What is inspiration?

Summer Idyll, Cold River, detail
Summer Idyll, Cold River, detail

COMMUNION

 The river receives us.

holds us, slippery smooth,

swallows our bodies

to slake its thirst.

We laugh, dive,

rise to sun-specked surface,

rise into reflected trees,

cloud-streaked sky,

become one

with the wetness,

timeless flow of summer,

living river spirit.

Ginger Lang Vela

 

 

Ginger wrote this lovely poem while waiting for my painting Cold River to arrive at her home. She was inspired by the image to write Communion. This touched me deeply and brought forth these thoughts on inspiration:

From the Oxford Dictionary,  Middle English enspire, from Old French inspirer, from Latin inspirare ‘breathe or blow into’ from in- ‘into’ + spirare ‘breathe’. The word was originally used of a divine or supernatural being, in the sense ‘impart a truth or idea to someone’

To impart a truth or idea to someone, isn’t that the definition of art? Or at least the intent? In that sense it isn’t only artists that are inspired to create but a person is inspired by partaking of the art. It is like a chain of inspiration.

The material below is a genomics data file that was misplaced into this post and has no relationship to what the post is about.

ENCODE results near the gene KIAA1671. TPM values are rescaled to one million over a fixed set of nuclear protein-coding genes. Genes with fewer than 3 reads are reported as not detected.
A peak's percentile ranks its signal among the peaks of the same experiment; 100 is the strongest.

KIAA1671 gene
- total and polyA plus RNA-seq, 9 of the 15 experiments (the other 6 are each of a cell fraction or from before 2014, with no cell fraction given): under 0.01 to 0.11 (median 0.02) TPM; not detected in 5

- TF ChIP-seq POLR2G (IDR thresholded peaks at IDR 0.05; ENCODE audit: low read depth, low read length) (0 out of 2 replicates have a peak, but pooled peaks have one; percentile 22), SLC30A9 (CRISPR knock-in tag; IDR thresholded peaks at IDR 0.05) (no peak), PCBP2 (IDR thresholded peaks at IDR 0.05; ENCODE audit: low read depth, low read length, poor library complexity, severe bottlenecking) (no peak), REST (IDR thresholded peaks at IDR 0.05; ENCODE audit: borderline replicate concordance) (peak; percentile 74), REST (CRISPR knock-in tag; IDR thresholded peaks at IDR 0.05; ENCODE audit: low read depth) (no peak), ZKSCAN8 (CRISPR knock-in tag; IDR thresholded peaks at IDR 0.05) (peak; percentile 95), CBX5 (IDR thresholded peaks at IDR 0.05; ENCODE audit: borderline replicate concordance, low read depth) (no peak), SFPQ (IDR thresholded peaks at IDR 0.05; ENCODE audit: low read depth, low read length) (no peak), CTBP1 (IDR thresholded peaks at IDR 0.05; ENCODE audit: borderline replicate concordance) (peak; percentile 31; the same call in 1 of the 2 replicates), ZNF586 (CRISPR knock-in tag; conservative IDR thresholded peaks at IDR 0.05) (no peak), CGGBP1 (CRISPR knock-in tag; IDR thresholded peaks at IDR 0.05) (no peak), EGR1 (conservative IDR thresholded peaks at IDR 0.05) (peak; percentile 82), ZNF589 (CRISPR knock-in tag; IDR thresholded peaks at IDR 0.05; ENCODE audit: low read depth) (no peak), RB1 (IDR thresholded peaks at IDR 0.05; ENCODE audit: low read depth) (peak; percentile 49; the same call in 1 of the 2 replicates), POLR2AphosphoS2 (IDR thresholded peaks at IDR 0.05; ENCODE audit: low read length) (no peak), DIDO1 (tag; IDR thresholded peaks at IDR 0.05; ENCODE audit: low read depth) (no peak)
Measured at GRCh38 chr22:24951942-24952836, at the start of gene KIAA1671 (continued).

A Friend asked me recently how the spirit (or god or the divine, use whatever name suits you) fits into my art? I approach painting from a spiritual viewpoint and consider my art to be a personal seeking for truth. From this perspective I find that words can get in the way so first let me define some terms.

  • An icon is a representation of the truth or spirit that is close enough or transparent enough so that the viewer can perceive the divine.
  • Seeking truth is what I call the search for the iconic in the subject, thus a representation of truth that is so transparent that the viewer can see the spirit through the work.

I believe that spirit underlies all in the natural world and that by listening closely to that still, small, voice of the spirit within (a Quaker concept) I can distill from the subject the iconic in some degree. So for me, creating is close to worship. I find that my mind is in the same state of receptivity to inspiration.

Looking at or hearing or reading an inspiring work of art puts me in touch with the truth or spirit. That sense of rightness or wholeness or holy-ness that ironically, considering the origins of the word, make it hard for me to breathe when I am in its presence.

And so the breath of inspiration is passed from the spirit, to me, to Ginger, to you. What will you do with it? How will it move you?